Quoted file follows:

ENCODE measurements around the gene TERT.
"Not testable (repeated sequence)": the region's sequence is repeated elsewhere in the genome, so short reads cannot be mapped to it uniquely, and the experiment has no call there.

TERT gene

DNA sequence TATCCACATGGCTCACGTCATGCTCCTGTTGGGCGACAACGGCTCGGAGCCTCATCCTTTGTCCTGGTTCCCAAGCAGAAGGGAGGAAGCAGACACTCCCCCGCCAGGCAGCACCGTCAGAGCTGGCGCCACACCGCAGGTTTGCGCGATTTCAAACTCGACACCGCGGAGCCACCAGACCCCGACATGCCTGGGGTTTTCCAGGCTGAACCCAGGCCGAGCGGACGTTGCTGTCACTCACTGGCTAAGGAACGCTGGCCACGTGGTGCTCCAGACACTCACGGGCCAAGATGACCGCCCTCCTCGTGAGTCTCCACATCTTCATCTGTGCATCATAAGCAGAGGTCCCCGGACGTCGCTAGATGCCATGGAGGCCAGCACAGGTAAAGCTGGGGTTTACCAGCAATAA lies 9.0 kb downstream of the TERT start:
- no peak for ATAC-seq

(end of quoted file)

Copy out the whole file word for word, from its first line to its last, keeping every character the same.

ENCODE measurements around the gene TERT.
"Not testable (repeated sequence)": the region's sequence is repeated elsewhere in the genome, so short reads cannot be mapped to it uniquely, and the experiment has no call there.

TERT gene

DNA sequence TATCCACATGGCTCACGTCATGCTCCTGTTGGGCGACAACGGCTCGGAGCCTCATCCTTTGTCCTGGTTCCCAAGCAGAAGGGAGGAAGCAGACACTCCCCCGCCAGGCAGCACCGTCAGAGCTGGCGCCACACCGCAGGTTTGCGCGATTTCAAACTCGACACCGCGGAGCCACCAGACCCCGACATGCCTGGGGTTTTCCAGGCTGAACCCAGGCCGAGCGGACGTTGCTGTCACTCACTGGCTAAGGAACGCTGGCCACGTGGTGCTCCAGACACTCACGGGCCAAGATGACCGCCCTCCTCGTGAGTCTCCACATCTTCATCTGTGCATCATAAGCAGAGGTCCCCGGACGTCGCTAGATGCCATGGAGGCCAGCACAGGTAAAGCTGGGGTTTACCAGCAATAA lies 9.0 kb downstream of the TERT start:
- no peak for ATAC-seq